Monday Ethics Review, 2/14/2022: St. Valentine’s Day Edition.

I was going to make a mean comment about St. Valentine being beheaded on this date in 270, but thought better of it. I associate the holiday with nothing but stress and trauma personally, but my mother took it very seriously. Val was beheaded, the story goes, for secretly performing marriages in Rome after the Emperor Claudius II banned the ceremony to keep citizens from using marriage as an excuse no to serve in his army.

The real ethics event of note, which I meant to note yesterday, was the Allied fire-bombing of Dresden in 1945. The “Florence of the Elbe” was reduced to ash and rubble, while about 25,000 Germans died horribly. Yet the attack accomplished little strategically; the Germans were close to surrender, and Dresden contributed little to the war effort. It was the European theater equivalent of dropping the second atom bomb on Nagasaki. The Dresden fire-bombing has been described a war crime as well as an act of pure vengeance, pay-back for the German bombing of Coventry in England. In that 1940 raid, 568 people were killed and another 863 badly injured, but the city was considered a cultural jewel, like Dresden. I have not researched the decision to bomb Dresden in any detail, but it always seemed strange to me that Eisenhower went to such lengths not to destroy priceless artistic treasures toward the end of the war, yet approved this.

  1. Self-promotion Dept. In case there are any New Jersey lawyers reading who would like three hours of ethics credits as painlessly as possible, I’m doing a Zoom legal ethics seminar for the New Jersey bar on the 25th of this month with long-time partner Mike Messer. I write the songs, and he performs them. This is the all-Beatles program I have long wanted to do; each song covers one or more tough legal ethics issues, and they are all among my favorites: “I Saw Her Standing There,” “A Day in the Life,” “Come Together,” “I’ve Just Seen a Face,” “Here, There, and Everywhere,” “Let It Be,” and “Maxwell’s Silver Hammer.”

2. Super Bowl note A. I am pleased to say that I paid no attention to the Super Bowl at all this year, and shame be upon anyone who did. The only thing worth mentioning isn’t really about football: many of the celebrities among the crowd of about 70,000 were not wearing masks despite supporting mask mandates in schools and elsewhere. Well, why not? After all, they are special, and the party all of them vote for by reflex has already given them many role models. Among the unmasked were Jennifer Lopez, Ben Affleck, Matt Damon, Jay-Z, LeBron James and Charlize Theron…as well as California’s governor. The Golden State has a mask mandate, not that applies to anyone but kids and “nobodies.”

“Here’s the video of every celebrity without a mask during the Super Bowl. But every kid in California will have to be wearing them tomorrow in school. They must all be holding their breaths the entire game…One rule for us, another for them!” a widely re-tweeted tweet read.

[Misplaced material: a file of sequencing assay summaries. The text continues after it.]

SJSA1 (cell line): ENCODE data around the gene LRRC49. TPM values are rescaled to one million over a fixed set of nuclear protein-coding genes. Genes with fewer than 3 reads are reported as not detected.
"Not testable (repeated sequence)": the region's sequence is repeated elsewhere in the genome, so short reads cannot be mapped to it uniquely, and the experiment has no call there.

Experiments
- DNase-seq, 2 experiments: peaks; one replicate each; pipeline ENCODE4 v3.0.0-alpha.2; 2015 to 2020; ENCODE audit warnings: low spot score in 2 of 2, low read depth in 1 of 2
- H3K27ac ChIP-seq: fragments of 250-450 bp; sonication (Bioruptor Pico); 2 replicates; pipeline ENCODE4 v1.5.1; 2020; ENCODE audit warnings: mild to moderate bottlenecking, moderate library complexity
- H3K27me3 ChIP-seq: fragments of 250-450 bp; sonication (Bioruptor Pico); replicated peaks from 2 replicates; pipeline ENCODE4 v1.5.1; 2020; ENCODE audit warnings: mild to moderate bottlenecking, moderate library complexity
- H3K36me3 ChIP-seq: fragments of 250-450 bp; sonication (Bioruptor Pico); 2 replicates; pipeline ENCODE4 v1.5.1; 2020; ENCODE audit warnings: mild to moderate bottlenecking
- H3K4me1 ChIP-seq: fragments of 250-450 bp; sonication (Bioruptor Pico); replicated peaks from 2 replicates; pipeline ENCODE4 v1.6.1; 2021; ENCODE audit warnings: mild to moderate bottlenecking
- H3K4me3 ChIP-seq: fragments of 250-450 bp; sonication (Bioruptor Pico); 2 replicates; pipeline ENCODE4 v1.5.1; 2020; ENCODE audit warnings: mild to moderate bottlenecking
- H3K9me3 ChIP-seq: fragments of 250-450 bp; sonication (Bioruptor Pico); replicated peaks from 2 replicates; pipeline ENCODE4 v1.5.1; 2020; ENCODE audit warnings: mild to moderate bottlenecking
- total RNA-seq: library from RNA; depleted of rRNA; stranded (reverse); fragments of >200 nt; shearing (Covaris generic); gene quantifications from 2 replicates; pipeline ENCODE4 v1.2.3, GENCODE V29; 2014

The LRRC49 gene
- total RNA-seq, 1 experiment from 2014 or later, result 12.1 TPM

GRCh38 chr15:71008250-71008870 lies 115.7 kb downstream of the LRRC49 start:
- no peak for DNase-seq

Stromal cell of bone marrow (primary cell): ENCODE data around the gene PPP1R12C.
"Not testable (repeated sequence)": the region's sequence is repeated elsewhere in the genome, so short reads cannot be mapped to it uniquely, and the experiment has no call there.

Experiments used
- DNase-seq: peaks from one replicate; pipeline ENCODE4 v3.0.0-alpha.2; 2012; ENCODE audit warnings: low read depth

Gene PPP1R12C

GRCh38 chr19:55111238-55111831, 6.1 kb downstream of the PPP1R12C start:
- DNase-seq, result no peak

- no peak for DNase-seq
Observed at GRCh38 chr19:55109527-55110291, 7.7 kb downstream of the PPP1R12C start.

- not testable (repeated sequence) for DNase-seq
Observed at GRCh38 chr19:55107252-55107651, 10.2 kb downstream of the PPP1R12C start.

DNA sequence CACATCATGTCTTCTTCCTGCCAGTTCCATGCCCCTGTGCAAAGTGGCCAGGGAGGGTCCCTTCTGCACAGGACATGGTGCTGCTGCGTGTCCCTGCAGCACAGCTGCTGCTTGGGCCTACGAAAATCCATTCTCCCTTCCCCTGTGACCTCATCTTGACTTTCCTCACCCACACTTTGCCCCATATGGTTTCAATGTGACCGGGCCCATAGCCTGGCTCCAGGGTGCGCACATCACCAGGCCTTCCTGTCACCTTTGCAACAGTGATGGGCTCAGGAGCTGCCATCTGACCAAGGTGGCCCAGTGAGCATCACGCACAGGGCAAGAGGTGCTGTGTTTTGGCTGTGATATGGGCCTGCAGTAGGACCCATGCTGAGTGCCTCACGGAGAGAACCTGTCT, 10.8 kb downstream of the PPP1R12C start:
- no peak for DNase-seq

3. Super Bowl note B. The great break-through this year was supposedly a half-time show consisting exclusively of Hip-Hop, automatically excluding white viewers over the age of 40 (and anyone with taste). Inclusion! Predictably, Eminem “took a knee,” symbolically calling police racists while they are bring picked off in the cities like clay pigeons. The Babylon Bee highlighted the hypocrisy of a bunch of rappers serving as NBC and the NFL’s family entertainment while Joe Rogan was under assault for using the term “nigger” in discussions of racism. A sample of the pointed spoof:

In a move celebrated by social justice leaders around the world, NBC has removed artists Dr. Dre and Snoop Dogg from the Super Bowl LVI Halftime show after discovering multiple past recordings of the rappers cavalierly using the n-word.

“We were stunned when these tapes were brought to our attention,” said NBC executive Gil McFasterson. “Snoop and Dre were caught openly throwing this disgusting, offensive term back and forth, referring to each other as ‘my N*****’, and to themselves as ‘two loc’ed out N*****s.’ We even learned that Dr. Dre was once in a music group called N.W.A., which he told us stood for ‘Nerds With Attitude.’ Turns out that was a lie.”

NBC uncovered several recordings, including an entire album from 1992, “The Chronic,” featuring both rappers dropping n-words throughout.

Nicely done.

4. I wonder how we get out of this cycle. They are “mostly-peacefully-protesting” in Minnesota again, because the Black Lives Matter crowd doesn’t wait for investigations or facts; all that matters is that a black man (with a gun this time) was shot by a cop, so by definition it’s racism. A SWAT team executed a no-knock warrant, Amir Locke peaked his head out of some covers on the couch where he had been sleeping, and the gun he was holding was visible. The police didn’t wait for him to shoot them: they shot first.